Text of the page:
Should Honda make this Brio-based five-seat SUV?

We call it the ZR-V, which stands for Zippy Runabout Vehicle
by Andrew Guerrero | Mar 4, 2020
PHOTO: Andrew Guerrero
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One of Honda’s popular models in its local lineup is the BR-V. It’s basically the seven-seat SUV version of the Mobilio, which in turn is the MPV version of the Brio hatchback. So, what if Honda decided to do a five-seat SUV version of the Brio? This is an idea that’s been stuck in my head ever since the BR-V was introduced. It sounds like a cool idea, so I decided it was finally time to do a rendering.

Up front, this Brio-based mini SUV’s face is mostly shared with the BR-V’s, the same way the Mobilio and the Brio share the same front-end sheetmetal. To add to its sportiness, however, it gets unique pieces like a honeycomb grille that is complemented by a gloss-black upper ‘wing.’ The sides feature wheel-arch extensions and lower cladding with the same design as the BR-V’s. The rear end, meanwhile, gets angular design cues to match the front styling: unique taillights with horizontal extensions, a restyled liftgate, and a more aggressive rear bumper compared with that of its seven-seat counterpart.

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One of our goals was to minimize the use of unique body stampings. The majority of the panels exclusive to our Brio-based crossover are metal and plastic parts that bolt on. Unlike on the BR-V, we opted to use lower-profile roof rails like the ones found on the HR-V, because this is more suited to the sportier roofline. As for its size, our mini SUV measures 3,860mm long, 1,730mm wide, and 1,572mm (including roof rails).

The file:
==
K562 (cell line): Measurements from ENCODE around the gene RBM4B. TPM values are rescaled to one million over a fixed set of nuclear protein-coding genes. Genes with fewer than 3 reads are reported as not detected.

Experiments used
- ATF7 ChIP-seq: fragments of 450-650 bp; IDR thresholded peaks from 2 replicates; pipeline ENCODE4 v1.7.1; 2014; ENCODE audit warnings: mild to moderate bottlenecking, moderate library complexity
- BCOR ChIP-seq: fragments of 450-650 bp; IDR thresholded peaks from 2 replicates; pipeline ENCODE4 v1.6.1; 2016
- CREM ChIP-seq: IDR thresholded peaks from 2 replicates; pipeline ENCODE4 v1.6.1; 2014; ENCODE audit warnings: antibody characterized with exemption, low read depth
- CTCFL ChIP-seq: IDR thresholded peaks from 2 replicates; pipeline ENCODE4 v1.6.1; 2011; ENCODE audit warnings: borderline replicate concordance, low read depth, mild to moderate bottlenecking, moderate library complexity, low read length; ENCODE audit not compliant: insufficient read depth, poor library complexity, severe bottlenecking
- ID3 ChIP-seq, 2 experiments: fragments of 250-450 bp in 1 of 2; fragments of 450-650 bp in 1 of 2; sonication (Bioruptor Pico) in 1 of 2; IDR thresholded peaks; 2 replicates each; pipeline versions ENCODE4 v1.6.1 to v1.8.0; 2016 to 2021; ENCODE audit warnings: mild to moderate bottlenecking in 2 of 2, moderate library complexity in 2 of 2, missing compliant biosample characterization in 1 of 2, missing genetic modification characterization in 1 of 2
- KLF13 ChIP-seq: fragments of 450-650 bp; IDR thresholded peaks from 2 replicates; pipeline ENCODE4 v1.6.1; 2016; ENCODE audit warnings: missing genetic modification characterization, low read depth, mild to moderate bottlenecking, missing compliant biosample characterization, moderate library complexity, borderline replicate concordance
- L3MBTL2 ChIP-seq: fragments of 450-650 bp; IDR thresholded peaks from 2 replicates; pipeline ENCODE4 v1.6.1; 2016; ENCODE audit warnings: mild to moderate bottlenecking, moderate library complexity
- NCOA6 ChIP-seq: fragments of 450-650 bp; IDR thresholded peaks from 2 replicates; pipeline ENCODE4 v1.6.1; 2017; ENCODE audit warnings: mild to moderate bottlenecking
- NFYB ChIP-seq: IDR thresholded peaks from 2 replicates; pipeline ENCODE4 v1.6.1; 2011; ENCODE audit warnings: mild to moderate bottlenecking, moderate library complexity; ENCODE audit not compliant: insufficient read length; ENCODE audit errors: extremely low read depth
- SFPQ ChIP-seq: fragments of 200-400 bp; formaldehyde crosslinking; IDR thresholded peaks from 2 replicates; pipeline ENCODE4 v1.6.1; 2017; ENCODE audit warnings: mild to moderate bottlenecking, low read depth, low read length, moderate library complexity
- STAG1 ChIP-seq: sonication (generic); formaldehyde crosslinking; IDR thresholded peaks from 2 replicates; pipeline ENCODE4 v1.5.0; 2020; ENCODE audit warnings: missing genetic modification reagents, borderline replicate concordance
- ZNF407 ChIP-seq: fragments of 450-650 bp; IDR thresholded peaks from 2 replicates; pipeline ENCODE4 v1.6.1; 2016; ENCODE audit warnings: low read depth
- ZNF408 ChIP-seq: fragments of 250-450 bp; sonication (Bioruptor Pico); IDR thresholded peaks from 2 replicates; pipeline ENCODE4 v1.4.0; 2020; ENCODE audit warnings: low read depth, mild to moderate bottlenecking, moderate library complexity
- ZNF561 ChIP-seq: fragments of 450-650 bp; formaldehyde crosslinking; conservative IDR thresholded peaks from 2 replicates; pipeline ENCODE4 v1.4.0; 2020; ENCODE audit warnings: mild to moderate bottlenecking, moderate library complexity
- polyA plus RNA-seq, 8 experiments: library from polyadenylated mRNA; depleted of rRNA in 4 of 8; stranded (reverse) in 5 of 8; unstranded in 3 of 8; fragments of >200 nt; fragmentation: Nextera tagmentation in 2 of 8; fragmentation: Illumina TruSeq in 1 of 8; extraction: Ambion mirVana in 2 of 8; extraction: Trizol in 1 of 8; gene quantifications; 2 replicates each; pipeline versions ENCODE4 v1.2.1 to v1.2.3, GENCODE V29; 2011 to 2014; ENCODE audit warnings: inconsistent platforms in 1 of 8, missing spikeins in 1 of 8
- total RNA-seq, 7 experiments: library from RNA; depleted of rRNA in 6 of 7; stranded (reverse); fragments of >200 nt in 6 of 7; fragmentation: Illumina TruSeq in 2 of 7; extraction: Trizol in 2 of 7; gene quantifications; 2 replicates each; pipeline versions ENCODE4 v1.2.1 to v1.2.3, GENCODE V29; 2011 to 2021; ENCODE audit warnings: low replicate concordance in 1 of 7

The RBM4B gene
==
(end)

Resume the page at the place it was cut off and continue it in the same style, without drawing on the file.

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We ditched the Brio’s standard 89hp 1.2-liter engine and gave it the BR-V’s more powerful 1.5-liter i-VTEC gasoline mill that puts out 118hp and 140Nm of torque. This powerplant should be more than adequate for this little runabout since its estimated base curb weight is under 1,100kg. Power is sent to the front wheels either through a five-speed manual transmission or a continuously variable transmission.

The independent MacPherson-strut front suspension and the torsion-beam rear setup remain the same, but the ride height has been raised, and the front and rear tracks have been widened. The car rolls on 16-inch alloy wheels shod with 195/55. It sits approximately 52mm higher than the Brio, and now has a ground clearance of 189mm.

What do we call our creation? If we follow Honda’s naming convention for crossover SUVs, we’d have to give it a name that ends with ‘R-V.’ The name I chose for this five-seat mini SUV is ZR-V for ‘Zippy Runabout Vehicle’—an appropriate name for the BR-V’s nonexistent, theoretically zippier sibling that currently only exists in the digital world. For reference, when Honda makes a crossover based on an existing vehicle and gives it distinctive styling, it’s often spun off to its own line. Examples include the Mobilio-based BR-V (Bold Runabout Vehicle), and the previous-gen Jazz-based WR-V (Winsome Runabout Vehicle).

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Our estimated starting price for the manual-transmission variant is P795,000. If Honda were to build this ZR-V, would you consider it? Let us know what you think.

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PHOTO: Andrew Guerrero
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